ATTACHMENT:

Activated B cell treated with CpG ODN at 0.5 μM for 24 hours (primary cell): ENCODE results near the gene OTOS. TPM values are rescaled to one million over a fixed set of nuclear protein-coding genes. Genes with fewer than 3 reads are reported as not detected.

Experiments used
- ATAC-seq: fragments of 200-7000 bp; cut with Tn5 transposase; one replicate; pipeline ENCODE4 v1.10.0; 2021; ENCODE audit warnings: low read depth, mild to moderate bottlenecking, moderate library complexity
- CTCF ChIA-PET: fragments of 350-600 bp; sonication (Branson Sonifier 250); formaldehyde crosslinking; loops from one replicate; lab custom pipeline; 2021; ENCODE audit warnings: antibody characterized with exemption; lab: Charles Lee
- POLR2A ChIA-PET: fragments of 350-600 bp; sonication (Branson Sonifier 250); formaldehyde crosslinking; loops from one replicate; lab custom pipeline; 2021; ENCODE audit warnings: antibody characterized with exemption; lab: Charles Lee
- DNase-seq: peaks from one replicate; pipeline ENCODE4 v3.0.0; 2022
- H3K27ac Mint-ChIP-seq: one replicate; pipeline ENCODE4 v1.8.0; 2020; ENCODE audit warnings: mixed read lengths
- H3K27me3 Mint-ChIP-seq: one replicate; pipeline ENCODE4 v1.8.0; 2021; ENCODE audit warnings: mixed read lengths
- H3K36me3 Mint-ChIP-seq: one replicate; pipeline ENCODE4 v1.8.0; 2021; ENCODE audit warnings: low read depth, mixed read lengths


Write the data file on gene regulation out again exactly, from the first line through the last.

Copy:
Activated B cell treated with CpG ODN at 0.5 μM for 24 hours (primary cell): ENCODE results near the gene OTOS. TPM values are rescaled to one million over a fixed set of nuclear protein-coding genes. Genes with fewer than 3 reads are reported as not detected.

Experiments used
- ATAC-seq: fragments of 200-7000 bp; cut with Tn5 transposase; one replicate; pipeline ENCODE4 v1.10.0; 2021; ENCODE audit warnings: low read depth, mild to moderate bottlenecking, moderate library complexity
- CTCF ChIA-PET: fragments of 350-600 bp; sonication (Branson Sonifier 250); formaldehyde crosslinking; loops from one replicate; lab custom pipeline; 2021; ENCODE audit warnings: antibody characterized with exemption; lab: Charles Lee
- POLR2A ChIA-PET: fragments of 350-600 bp; sonication (Branson Sonifier 250); formaldehyde crosslinking; loops from one replicate; lab custom pipeline; 2021; ENCODE audit warnings: antibody characterized with exemption; lab: Charles Lee
- DNase-seq: peaks from one replicate; pipeline ENCODE4 v3.0.0; 2022
- H3K27ac Mint-ChIP-seq: one replicate; pipeline ENCODE4 v1.8.0; 2020; ENCODE audit warnings: mixed read lengths
- H3K27me3 Mint-ChIP-seq: one replicate; pipeline ENCODE4 v1.8.0; 2021; ENCODE audit warnings: mixed read lengths
- H3K36me3 Mint-ChIP-seq: one replicate; pipeline ENCODE4 v1.8.0; 2021; ENCODE audit warnings: low read depth, mixed read lengths